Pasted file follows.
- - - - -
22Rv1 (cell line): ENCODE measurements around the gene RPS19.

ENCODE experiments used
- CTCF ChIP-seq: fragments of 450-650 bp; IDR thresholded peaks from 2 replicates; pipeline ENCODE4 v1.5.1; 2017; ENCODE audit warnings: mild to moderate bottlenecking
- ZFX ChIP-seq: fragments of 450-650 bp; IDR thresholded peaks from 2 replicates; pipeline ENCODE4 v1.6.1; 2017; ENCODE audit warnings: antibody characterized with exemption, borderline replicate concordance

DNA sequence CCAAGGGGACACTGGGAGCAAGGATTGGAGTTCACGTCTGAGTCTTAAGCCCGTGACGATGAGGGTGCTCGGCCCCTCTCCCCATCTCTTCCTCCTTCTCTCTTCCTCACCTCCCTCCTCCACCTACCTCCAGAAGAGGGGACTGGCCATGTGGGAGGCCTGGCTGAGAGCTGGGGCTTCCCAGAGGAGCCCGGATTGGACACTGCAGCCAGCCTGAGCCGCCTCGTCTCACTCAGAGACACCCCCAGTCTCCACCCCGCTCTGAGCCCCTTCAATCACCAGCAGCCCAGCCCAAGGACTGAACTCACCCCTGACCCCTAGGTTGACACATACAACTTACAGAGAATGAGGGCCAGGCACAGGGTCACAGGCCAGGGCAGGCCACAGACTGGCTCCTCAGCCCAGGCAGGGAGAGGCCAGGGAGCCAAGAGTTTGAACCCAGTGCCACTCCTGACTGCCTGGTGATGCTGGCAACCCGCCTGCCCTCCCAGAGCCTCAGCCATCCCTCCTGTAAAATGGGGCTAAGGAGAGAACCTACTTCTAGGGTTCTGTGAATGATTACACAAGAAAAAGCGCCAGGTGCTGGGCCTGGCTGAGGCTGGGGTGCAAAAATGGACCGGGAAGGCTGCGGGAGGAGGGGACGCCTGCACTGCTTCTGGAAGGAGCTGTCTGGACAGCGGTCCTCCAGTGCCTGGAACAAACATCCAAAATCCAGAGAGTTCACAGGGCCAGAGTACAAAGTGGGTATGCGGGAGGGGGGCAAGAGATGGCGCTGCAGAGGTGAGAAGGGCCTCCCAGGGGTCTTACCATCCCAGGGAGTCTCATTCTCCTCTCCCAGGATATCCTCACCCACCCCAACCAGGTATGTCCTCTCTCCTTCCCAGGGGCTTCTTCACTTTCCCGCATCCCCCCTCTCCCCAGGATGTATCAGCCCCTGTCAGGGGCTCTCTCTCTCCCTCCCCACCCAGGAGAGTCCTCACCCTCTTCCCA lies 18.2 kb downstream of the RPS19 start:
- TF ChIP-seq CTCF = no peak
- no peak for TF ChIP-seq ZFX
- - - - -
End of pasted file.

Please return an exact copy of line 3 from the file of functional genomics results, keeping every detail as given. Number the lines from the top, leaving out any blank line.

- CTCF ChIP-seq: fragments of 450-650 bp; IDR thresholded peaks from 2 replicates; pipeline ENCODE4 v1.5.1; 2017; ENCODE audit warnings: mild to moderate bottlenecking